Friday, January 30, 2009

Regulatory Statism, (that's Government) Is What Precipitated the Banking Crisis

So says Mike Oliver (Mr. Integrity) guest-blogging at Samizdata:


"The lovers of statism (and of we the people) decided to pull out all the plugs and defend the market at each and every low - to try to fake reality. Instead they super-charged the downside. What would have been a normal correction in the market ballooned into a disaster. Why?

Benanke allowed in summer of 2007 for an asset class never previously allowed to be used as collateral in fed borrowings by financial institutions, and even expanded what institutions could come to the Fed. In effect the Fed was "pricing" this debt (sub prime mortgages, etc.) at a level such that it would not have to hit the market and be priced openly and fairly.. The Fed was apparently afraid of the real consequences of seeing it priced openly. So they in effect took it off the market and froze it at the Fed window as "acceptable collateral" but as an unpriced asset. Hence from that point forward these sorts of assets on bank books were not "priced" in an open and market manner. Hence those who wanted to invest in the bank were uncertain as to the value of these assets. Hence uncertainty arose as to any and all bank valuations."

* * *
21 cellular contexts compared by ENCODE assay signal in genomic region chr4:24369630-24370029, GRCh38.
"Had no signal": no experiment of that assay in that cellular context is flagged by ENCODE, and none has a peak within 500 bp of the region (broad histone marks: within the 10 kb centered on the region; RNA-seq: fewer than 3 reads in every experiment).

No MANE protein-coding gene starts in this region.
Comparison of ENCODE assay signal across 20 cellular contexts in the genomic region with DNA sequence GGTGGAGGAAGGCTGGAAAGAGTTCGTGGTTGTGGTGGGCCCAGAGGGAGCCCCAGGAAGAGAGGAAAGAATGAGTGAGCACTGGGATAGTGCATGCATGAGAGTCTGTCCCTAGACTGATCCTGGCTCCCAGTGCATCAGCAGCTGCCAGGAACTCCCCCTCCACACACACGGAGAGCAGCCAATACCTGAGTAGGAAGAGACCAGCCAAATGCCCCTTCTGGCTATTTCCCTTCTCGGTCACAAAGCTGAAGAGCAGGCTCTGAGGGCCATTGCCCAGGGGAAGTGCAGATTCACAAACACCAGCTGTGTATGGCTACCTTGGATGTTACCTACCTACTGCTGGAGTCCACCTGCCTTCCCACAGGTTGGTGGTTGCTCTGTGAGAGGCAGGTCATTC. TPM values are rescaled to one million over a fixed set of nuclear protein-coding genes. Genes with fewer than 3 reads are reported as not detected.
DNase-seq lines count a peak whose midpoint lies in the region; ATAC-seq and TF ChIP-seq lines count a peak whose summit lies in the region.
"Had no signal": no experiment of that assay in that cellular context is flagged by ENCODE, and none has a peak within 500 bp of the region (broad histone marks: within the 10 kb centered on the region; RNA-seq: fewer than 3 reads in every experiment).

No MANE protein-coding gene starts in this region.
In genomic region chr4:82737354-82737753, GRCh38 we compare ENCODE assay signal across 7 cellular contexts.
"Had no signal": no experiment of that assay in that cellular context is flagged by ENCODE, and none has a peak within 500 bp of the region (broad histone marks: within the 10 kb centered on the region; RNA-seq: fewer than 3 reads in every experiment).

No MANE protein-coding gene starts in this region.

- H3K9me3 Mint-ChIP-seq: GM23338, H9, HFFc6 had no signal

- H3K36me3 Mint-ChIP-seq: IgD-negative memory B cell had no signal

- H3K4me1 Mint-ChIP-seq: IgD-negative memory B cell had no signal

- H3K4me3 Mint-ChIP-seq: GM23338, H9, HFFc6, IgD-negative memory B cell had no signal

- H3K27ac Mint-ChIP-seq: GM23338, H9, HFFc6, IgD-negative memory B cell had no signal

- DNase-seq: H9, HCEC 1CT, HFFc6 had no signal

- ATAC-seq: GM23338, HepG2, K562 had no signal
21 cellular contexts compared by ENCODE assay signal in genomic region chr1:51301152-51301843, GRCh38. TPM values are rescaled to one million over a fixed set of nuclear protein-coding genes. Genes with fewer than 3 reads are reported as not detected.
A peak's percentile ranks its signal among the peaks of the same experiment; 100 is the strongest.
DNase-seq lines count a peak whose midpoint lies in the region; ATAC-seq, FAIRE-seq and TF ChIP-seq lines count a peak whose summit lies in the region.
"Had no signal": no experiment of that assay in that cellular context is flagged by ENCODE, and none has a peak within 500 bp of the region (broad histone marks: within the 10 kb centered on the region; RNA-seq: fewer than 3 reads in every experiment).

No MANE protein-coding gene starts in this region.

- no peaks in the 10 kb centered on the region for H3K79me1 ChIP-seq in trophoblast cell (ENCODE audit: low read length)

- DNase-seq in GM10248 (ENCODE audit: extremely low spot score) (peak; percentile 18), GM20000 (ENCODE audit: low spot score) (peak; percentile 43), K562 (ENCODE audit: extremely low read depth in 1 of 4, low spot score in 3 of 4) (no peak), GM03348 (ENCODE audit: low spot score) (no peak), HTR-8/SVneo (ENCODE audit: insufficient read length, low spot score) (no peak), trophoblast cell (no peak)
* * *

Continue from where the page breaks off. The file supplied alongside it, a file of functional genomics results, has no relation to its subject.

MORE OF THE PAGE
Read it all, of course.
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Saturday, January 24, 2009

AZ Speed Cameras Recording Streaming Video

This article in the East Valley Tribune (AZ) today reveals the fact that the dozens of speed cameras installed along the states highways over the last few months by Redflex Traffic Systems aren't just snapping picutres of cars traveling 11 mph or more over the speed limit, they are recording continuous streaming video of all vehicles passing by and the system is capable of scanning in each and every license plate, allowing the government to know where everyone is going to or coming from at all times, a fact that was conveniently withheld from lawmakers and the public.